Can the Government Delegate Its Power of Eminent Domain to Private Parties?

Yes. Since the earliest days of the Republic, courts have held that the federal and state governments can lawfully delegate their power of eminent domain to private third parties like corporations and railroads. Eminent domain is the power possessed by governments to take private land for public use as long as fair and just compensation is paid for the land taken. The legal proceedings are generally called condemnation proceedings.

In one of the earliest cases, the United States Supreme Court held it lawful for the federal government to delegate its authority to condemn private land that was necessary to construct a bridge between New York and New Jersey. The court confirmed that Congress had the sovereign power to construct bridges for interstate commerce and that Congress could exercise eminent domain for that purpose. Further, the Court agreed that Congress could choose to build bridges for interstate commerce through a corporation and could delegate the power of eminent domain. See Luxton v. North River Bridge Co. 153 U.S. 525 (US Supreme Court 1894).

The Supreme Court recently revisited the issue in the case of PennEast Pipeline Co., LLC v. New Jersey, 141 S. Ct. 2244 (US Supreme Court 2021). In that case, the court once again confirmed that the federal government can delegate its power of eminent domain to private third parties. PennEast Pipeline involved a pipeline company. As the court explained, in 1938, Congress passed the Natural Gas Act to regulate the transportation and sale of natural gas in interstate commerce. To build an interstate pipeline, a natural gas company must obtain a certificate from the Federal Energy Regulatory Commission stating that such construction "is or will be required by the present or future public convenience and necessity." This is the "public use" component of the eminent domain power. In 1947, Congress amended the Natural Gas Act to allow certificate holders to exercise the federal eminent domain power as long as just compensation is paid for any land taken for the pipeline.

In PennEast Pipeline, a certificate of public convenience and necessity was obtained authorizing construction of a 116-mile pipeline from Pennsylvania to New Jersey. The court confirmed that this was a proper delegation of the eminent domain power from the federal government to a private third party.

The court went further and held that the private third party could use the delegated power of eminent domain to condemn land in which the State of New Jersey had an ownership interest. This was a novel and new question of law. The court reached this conclusion by reiterating that the States gave Congress the power of eminent domain when the States ratified the Constitution. Further, the federal government has always had the authority to condemn land owned by the States. Moreover, the federal government has always had the power to delegate its eminent domain power. As such, it was fully within the authority and power of the federal government to delegate to a third party its full eminent domain power, including the power to condemn land owned by a State or land in which a State had an interest.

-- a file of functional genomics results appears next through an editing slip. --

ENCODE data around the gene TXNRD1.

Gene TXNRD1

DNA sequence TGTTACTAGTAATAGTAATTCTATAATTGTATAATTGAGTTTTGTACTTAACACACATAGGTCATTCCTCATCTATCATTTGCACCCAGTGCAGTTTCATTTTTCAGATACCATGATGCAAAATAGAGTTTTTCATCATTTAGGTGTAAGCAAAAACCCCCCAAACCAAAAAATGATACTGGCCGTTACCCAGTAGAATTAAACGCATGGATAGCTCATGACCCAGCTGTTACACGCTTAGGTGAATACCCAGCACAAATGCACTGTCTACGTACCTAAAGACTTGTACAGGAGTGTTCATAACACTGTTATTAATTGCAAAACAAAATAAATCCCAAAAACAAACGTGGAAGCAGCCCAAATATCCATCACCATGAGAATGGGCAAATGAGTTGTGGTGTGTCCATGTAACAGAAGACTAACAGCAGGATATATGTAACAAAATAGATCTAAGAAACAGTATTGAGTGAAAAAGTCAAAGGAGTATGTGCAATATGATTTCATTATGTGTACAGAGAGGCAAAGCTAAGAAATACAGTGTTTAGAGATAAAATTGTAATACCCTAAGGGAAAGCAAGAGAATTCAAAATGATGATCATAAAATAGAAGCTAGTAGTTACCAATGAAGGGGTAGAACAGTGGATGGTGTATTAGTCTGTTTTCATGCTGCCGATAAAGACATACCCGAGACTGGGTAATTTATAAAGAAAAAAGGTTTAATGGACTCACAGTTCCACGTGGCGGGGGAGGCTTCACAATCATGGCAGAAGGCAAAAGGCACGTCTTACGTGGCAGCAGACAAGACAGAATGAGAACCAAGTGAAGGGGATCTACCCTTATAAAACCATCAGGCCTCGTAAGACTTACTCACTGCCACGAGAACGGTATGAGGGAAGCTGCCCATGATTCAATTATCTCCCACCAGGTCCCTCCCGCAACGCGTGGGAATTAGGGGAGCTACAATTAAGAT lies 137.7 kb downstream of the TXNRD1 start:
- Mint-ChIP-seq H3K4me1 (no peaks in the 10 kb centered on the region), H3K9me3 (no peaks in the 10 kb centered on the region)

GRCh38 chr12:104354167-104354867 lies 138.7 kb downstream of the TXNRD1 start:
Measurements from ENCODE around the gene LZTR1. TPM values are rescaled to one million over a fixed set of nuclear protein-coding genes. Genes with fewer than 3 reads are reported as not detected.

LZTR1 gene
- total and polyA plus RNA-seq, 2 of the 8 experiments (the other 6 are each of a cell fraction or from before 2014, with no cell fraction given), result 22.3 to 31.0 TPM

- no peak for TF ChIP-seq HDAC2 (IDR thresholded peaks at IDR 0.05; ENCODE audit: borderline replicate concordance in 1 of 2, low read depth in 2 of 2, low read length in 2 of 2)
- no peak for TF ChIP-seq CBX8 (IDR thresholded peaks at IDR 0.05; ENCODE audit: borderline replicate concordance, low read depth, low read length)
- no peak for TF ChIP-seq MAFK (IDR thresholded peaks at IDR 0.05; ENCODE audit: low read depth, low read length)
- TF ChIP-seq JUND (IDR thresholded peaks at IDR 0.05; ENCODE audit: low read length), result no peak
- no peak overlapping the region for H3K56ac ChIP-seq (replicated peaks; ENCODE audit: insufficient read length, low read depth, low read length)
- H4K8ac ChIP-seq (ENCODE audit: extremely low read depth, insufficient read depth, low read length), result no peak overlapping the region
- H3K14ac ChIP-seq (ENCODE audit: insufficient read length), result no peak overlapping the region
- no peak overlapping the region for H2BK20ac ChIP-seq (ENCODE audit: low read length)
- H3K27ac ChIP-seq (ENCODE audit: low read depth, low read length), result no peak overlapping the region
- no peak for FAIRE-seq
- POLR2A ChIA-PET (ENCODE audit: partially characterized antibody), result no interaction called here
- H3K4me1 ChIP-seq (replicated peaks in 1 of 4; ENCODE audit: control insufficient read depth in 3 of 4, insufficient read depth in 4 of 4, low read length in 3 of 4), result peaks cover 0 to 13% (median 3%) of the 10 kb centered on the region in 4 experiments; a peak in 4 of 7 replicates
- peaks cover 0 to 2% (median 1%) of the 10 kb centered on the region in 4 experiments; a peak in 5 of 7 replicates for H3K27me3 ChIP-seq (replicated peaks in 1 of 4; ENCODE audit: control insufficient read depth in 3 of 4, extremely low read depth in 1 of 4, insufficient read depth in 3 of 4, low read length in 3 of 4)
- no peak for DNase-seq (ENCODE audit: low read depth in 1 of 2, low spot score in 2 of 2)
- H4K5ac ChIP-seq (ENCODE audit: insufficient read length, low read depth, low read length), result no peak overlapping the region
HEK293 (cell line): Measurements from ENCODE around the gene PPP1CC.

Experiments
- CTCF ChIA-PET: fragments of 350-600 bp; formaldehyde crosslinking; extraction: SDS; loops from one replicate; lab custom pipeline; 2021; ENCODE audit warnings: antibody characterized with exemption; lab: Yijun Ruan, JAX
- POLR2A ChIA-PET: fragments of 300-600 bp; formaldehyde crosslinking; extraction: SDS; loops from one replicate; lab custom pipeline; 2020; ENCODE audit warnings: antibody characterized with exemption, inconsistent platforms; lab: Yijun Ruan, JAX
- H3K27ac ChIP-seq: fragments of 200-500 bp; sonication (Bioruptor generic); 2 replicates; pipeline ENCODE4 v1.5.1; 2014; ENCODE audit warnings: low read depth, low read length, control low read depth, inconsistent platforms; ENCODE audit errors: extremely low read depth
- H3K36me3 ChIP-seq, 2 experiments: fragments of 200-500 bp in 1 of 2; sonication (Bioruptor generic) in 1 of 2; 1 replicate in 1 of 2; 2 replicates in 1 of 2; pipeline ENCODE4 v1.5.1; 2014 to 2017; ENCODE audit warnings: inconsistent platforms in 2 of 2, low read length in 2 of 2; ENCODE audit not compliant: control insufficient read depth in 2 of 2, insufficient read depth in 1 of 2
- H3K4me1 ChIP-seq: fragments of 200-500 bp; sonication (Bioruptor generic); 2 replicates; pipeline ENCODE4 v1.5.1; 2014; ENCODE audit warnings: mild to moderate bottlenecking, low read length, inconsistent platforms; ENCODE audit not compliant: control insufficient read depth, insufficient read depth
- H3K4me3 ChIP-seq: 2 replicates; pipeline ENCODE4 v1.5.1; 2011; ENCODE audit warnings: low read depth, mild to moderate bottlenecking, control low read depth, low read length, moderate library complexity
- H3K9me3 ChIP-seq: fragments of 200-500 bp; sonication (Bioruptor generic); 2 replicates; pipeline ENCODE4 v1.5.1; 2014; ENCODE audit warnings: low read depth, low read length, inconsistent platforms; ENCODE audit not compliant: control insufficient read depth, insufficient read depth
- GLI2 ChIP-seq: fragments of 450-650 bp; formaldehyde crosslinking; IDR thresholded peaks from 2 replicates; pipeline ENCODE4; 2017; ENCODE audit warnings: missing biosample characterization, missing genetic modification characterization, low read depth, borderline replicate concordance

Here in North Carolina, the Legislature has the same power and authority to delegate its power of eminent domain. This was held to be true as far back as 1914 when the North Carolina Supreme Court stated that the "... Legislature has the right to determine what portion of this sovereign power it will delegate to public or private corporations to be used for public benefit." Virginia & C. S. R. Co. v. Seaboard Air Line R. Co., 165 N.C. 425 (NC Supreme Court 1914).

The North Carolina General Assembly has delegated its power of eminent domain to private parties by statutory law. In North Carolina, these are called "private condemnors." N.C. Gen. Stat., § 40A-3. Examples of private condemnors in North Carolina include:

  • Corporations, bodies politic or persons for the construction of railroads, power generating facilities, substations, switching stations, microwave towers, roads, alleys, access railroads, turnpikes, street railroads, plank roads, tramroads, canals, telegraphs, telephones, electric power lines, electric lights, public water supplies, public sewerage systems, flumes, bridges, and pipelines or mains originating in North Carolina for the transportation of petroleum products, coal, gas, limestone or minerals
  • School committees or boards of trustees or of directors of any corporation holding title to real estate upon which any private educational institution is situated for the purpose of obtaining pure and adequate water supply
  • Franchised motor vehicle carriers or union bus station companies organized by authority of the Utilities Commission for the purpose of constructing and operating union bus stations
  • Railroad companies for the purposes of constructing railroads, depots, etc.
Contact Experienced Mecklenburg County Land Use/Eminent Domain Attorneys Today

For more information, and to schedule a confidential consultation with experienced and dedicated eminent domain and condemnation attorneys in Charlotte, contact Arnold & Smith, PLLC. Use our “Contact” page or give us a call at 704-370-2828. We handle land use, zoning and condemnation legal matters in federal court, in Mecklenburg County and elsewhere in North Carolina. We have offices in Charlotte, Lake Norman, and Union County.